Writer: Françoise Rachmuhl, Charlotte Gastaut
Publishing House: Lion Forge
Date of Publication: September 18th 2018
Rating: 3 stars
Greek Mythology provides an endless wealth of inspiration for graphic novels, children’s books and every form of fiction. Most of the times, however, the results are not encouraging. This book narrates the stories of the Olympians, of legendary women and men, of mortals and immortals that may or may not have existed but have gained their immortality in our civilization. The sad thing is that the writer managed to produce a book that contained significant mistakes. Unacceptable, if we take into consideration the fact that these are myths known to every decent reader.
Zeus and the story of his birth. Hera and the pigeon, her sacred bird. Aphrodite and the golden apple of Discord. Athena and the competition with Poseidon over the protection of the city that came to be known as ‘’Athens’’. Artemis and Actaeon. Hermes and the creation of the lyre. Hephaestus and the revenge against Hera. Demeter and Persephone. Ares and his followers. Dionysus and his adventures. Poseidon and Amphitrite. The Latin versions of their names, their symbols and the values they protected.
The heroes that are in the spotlight are Theseus, Jason, and Achilles. The man credited as the creator of Democracy. The prince who brought the Golden Fleece from Colchis. The greatest hero of the Trojan War. Medea, Helen of Sparta, Atalanta, the women who graced some of the most striking and most terrifying moments in Greek Mythology.
The illustrations are beautiful, a combination of lively and moody colours and atmospheric depictions of the deities and the mortals. The writing is adequate but let us be honest. The myths are so powerful that there is virtually no need for a writer’s talent to reach out to the reader. Which is exactly why I was disappointed with the mistakes and omissions that demonstrated poor research and perception. Where were Hades and Hestia? Hestia was the protector of the home and hearth, one of the most important goddesses in the Greek and Roman culture. Including Hades and Persephone’s story isn’t enough. Excluding these deities from the Pantheon was a major omission, in my opinion.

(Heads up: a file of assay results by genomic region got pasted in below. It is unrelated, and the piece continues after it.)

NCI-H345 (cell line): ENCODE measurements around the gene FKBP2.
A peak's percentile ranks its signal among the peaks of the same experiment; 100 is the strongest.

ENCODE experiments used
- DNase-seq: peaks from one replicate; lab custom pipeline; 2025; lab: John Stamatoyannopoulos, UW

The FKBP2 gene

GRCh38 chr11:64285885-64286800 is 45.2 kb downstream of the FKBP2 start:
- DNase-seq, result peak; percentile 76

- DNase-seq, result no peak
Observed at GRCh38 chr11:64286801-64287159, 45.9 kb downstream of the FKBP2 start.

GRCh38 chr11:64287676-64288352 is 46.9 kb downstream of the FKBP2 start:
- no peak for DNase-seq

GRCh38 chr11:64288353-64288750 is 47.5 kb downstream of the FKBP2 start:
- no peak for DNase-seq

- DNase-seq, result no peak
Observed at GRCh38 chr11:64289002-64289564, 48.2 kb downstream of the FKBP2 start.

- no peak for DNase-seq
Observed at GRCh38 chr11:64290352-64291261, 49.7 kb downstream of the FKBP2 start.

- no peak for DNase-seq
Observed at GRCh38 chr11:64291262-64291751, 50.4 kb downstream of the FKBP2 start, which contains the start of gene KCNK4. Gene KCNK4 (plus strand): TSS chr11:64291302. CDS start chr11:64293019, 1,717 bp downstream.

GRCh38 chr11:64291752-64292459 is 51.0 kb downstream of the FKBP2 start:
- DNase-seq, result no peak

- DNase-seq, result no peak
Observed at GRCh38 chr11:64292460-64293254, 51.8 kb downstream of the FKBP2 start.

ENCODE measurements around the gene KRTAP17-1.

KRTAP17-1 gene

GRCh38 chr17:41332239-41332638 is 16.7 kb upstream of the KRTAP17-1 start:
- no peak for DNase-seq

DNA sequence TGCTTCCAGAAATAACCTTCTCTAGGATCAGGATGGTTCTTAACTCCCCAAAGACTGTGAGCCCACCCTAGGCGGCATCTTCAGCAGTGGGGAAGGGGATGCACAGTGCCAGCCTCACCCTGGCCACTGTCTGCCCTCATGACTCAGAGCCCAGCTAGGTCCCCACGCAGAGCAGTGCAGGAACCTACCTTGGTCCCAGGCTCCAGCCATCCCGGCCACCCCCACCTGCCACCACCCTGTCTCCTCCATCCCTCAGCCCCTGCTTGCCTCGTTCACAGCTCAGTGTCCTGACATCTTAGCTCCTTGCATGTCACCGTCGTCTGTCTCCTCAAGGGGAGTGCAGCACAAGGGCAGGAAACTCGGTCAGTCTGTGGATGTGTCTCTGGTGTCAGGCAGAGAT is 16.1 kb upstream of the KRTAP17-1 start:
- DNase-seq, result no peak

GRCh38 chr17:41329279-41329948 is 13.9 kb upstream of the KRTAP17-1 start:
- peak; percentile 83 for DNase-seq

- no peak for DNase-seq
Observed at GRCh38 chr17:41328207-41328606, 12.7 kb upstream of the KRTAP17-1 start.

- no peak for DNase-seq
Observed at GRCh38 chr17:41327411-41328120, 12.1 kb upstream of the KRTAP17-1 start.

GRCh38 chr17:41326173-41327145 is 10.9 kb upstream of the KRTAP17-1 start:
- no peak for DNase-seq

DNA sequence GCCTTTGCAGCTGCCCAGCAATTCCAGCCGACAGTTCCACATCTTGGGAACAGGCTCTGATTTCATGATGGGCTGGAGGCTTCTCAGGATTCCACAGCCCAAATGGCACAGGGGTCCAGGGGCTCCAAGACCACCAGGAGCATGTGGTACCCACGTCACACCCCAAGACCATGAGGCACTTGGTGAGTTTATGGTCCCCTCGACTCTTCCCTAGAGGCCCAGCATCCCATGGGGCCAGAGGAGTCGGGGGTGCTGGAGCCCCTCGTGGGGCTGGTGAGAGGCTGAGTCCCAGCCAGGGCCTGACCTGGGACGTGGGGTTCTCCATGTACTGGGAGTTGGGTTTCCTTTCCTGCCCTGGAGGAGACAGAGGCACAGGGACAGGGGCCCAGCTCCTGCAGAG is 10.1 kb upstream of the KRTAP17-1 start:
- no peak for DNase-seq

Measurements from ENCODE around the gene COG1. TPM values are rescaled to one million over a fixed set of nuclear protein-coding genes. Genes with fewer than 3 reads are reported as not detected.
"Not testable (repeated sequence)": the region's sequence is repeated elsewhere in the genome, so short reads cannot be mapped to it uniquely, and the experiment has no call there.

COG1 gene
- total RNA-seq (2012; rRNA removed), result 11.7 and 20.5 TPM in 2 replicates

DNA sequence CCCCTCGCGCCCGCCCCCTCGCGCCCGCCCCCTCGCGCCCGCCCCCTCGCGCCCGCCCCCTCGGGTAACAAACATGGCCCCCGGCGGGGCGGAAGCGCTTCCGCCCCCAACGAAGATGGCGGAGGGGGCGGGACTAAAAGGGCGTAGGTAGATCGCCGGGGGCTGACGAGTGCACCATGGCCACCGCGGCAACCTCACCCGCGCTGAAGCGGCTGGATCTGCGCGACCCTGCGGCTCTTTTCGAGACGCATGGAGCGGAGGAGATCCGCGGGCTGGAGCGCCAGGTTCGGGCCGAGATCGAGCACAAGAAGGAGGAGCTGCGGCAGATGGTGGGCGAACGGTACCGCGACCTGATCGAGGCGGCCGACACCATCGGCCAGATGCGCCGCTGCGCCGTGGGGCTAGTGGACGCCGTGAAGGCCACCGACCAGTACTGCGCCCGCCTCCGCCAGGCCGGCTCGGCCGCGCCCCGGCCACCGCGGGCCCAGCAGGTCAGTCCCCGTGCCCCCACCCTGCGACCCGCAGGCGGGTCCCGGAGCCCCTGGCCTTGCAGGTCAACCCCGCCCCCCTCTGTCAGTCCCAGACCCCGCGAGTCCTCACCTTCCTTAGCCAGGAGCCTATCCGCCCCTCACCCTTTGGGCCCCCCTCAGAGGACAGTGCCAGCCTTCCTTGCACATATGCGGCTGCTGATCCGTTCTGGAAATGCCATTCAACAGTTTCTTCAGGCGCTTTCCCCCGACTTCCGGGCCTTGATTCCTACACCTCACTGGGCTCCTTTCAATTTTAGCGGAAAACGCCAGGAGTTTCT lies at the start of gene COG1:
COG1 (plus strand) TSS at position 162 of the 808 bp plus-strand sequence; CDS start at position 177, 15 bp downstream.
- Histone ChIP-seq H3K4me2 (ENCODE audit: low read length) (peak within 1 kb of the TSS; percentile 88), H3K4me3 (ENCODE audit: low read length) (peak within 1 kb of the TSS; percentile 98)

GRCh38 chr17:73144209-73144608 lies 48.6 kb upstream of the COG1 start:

Helen of Sparta did NOT have a son. Her union with Menelaus produced a daughter, Hermione. Later, the writer refers to her so coherence issues are a given. Almost the entire section dedicated to Helen’s story is inaccurate, ignoring the established legends and weaving plots and dialogue that seem to have been inspired by horrible and trashy Hollywood films and TV series. The problems continue in the story of Achilles. The discovery of the disguised young warrior by Odysseus is not correct, crucially deviating from the legend. The legendary Minotaur was the offspring of Pasiphae, Minos’s wife, and a white bull sent by Poseidon as an act of revenge against the Cretan king. Minos was NOT the Minotaur’s father…
The book ends abruptly. No epilogue or last word dedicated to the deities and the mortals that are a part of the vastly rich Greek Mythology. Yes, the illustrations were attractive but the blatant inaccuracies in myths that are known to almost every citizen of Europe are unforgivable.
2.5 stars that become 3 because I am generous today…
Many thanks to Lion Forge and Edelweiss for the ARC in exchange for an honest review.